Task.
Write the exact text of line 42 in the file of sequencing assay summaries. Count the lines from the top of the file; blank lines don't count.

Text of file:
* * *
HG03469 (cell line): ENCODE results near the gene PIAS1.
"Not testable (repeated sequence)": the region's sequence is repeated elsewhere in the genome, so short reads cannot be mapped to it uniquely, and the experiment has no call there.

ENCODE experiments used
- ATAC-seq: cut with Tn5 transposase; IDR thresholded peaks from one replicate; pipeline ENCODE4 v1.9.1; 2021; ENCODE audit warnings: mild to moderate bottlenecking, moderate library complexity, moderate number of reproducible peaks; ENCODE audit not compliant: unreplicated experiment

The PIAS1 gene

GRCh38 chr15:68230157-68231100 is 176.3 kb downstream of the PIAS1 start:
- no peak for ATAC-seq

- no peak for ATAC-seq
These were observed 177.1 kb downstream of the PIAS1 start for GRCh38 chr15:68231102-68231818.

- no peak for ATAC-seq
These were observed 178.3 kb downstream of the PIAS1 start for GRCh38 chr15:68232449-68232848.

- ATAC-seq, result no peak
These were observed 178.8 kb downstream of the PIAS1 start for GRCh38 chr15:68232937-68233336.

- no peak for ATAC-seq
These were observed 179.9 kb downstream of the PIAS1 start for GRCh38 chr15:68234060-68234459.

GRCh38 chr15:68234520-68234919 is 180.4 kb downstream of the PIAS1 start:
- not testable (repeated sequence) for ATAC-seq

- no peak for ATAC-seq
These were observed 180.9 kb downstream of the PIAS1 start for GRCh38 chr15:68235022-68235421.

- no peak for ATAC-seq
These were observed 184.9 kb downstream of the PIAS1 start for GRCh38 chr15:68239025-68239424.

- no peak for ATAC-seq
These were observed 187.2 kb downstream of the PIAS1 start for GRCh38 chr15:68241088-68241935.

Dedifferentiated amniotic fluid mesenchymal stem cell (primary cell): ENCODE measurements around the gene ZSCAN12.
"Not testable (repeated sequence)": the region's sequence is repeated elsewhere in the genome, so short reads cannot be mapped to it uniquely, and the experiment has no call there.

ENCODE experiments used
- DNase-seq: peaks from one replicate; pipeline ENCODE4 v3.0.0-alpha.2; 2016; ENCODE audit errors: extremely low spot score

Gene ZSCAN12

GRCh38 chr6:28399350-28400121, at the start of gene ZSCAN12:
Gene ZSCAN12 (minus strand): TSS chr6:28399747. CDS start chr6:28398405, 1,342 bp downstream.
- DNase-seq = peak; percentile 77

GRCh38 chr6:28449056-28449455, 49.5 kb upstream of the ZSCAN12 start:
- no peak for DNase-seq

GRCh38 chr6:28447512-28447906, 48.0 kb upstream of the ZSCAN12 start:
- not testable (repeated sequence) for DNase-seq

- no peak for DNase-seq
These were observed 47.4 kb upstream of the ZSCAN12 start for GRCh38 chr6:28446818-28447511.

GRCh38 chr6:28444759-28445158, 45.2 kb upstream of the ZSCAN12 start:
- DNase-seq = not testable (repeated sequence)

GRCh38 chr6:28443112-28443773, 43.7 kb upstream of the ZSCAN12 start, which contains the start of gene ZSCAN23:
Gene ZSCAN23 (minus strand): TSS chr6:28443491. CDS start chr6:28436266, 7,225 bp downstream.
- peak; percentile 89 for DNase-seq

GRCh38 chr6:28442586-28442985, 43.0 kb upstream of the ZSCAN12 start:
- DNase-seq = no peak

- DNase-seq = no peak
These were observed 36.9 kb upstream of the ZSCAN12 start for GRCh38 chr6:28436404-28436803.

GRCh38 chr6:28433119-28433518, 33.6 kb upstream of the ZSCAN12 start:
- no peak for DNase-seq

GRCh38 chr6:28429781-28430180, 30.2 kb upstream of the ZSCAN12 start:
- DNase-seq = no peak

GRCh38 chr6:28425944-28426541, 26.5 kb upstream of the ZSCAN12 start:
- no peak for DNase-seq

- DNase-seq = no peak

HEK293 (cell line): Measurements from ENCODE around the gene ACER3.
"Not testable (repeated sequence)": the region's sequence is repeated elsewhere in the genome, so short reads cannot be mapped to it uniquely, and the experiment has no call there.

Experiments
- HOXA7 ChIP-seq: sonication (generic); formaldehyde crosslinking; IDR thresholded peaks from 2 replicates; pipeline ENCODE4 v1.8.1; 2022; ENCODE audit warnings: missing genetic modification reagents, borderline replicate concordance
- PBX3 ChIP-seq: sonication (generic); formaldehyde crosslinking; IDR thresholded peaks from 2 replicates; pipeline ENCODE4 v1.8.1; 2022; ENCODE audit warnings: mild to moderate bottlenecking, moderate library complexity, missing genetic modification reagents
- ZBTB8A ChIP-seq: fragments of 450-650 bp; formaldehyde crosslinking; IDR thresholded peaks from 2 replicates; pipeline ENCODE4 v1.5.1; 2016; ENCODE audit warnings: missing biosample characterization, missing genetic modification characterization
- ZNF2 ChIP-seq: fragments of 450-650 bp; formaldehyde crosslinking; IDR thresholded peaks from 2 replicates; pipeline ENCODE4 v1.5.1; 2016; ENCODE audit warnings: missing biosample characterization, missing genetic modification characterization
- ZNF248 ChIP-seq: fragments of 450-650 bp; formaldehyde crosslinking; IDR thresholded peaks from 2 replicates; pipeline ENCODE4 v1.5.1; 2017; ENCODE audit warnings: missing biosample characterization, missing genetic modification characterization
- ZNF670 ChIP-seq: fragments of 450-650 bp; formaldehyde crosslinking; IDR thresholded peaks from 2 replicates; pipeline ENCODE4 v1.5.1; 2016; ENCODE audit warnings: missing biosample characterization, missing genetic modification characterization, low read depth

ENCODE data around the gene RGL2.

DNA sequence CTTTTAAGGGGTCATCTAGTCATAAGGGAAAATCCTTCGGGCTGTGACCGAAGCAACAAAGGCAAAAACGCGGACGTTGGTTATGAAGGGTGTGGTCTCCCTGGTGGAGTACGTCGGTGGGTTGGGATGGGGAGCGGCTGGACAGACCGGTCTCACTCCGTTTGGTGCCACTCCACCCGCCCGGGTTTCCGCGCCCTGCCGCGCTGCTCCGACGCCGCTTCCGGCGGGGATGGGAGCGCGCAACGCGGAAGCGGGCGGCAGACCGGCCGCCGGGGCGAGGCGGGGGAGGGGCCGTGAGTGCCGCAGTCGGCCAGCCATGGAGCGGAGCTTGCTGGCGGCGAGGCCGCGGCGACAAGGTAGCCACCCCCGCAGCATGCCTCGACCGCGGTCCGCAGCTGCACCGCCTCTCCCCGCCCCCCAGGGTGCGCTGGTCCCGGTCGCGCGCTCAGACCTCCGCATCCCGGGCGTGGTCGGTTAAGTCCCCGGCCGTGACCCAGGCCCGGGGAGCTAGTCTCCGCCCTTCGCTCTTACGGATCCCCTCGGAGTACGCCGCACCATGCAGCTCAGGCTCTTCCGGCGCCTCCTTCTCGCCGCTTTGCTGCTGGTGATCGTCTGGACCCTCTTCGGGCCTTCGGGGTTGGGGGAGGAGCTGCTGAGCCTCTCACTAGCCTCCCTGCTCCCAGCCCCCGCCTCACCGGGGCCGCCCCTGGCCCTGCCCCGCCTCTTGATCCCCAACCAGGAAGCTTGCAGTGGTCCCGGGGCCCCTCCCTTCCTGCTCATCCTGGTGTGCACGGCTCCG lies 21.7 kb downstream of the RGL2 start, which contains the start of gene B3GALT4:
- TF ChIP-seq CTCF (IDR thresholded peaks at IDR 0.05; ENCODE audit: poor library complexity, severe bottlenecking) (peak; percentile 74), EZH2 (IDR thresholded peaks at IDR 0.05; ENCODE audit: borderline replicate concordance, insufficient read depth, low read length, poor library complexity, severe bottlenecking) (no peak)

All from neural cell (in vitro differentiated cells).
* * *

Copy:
- peak; percentile 89 for DNase-seq